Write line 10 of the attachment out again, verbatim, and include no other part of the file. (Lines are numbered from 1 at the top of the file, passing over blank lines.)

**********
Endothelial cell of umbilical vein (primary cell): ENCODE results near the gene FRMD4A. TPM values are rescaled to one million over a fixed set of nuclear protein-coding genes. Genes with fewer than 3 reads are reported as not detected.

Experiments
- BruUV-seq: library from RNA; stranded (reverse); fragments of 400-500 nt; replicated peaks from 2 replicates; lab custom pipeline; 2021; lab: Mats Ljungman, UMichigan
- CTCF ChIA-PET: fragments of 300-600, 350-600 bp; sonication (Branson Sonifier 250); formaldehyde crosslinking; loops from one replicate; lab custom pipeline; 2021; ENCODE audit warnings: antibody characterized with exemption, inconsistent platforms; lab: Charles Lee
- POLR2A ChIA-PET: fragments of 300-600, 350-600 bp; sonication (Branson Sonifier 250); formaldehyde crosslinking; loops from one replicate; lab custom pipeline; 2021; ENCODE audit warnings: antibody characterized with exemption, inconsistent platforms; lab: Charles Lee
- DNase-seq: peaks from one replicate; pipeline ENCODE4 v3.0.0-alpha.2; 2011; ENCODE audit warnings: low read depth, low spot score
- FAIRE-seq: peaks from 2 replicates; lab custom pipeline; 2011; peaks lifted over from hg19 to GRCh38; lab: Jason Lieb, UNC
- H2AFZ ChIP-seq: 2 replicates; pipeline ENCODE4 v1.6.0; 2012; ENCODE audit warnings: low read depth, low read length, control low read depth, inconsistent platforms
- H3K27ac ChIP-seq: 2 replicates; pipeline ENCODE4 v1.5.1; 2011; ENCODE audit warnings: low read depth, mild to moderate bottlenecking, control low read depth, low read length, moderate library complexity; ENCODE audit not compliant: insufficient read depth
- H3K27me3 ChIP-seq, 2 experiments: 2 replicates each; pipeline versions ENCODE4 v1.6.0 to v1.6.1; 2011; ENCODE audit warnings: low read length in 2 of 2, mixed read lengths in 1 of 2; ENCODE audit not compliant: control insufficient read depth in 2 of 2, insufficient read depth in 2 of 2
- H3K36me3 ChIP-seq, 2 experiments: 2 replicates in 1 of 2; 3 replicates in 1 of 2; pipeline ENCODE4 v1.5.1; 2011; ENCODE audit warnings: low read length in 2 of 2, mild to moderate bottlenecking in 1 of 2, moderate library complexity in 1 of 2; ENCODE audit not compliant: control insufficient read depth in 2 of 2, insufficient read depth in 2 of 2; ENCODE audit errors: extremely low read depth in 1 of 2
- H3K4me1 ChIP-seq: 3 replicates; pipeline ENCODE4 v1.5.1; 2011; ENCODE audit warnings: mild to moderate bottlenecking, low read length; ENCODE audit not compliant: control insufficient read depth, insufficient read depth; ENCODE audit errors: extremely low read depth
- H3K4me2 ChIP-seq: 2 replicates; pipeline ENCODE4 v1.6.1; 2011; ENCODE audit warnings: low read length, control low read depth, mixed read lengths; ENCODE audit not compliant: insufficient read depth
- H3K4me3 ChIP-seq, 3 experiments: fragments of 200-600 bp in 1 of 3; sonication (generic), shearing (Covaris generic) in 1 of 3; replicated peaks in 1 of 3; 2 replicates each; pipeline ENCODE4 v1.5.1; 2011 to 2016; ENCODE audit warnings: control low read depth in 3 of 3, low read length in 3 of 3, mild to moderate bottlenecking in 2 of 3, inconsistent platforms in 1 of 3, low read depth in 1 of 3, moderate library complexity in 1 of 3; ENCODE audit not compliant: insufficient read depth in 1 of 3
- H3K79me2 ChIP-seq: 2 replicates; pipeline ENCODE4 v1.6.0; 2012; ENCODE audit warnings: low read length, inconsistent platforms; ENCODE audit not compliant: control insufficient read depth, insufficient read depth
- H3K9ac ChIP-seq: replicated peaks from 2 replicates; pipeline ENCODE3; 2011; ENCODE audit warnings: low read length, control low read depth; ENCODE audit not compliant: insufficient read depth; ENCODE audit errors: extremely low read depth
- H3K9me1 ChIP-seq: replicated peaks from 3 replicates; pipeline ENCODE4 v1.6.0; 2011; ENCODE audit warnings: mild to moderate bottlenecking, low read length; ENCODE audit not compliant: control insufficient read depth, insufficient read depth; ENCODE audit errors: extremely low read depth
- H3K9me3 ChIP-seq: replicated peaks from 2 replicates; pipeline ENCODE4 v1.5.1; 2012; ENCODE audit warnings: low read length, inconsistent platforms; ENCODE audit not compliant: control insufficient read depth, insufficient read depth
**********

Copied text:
- H3K27me3 ChIP-seq, 2 experiments: 2 replicates each; pipeline versions ENCODE4 v1.6.0 to v1.6.1; 2011; ENCODE audit warnings: low read length in 2 of 2, mixed read lengths in 1 of 2; ENCODE audit not compliant: control insufficient read depth in 2 of 2, insufficient read depth in 2 of 2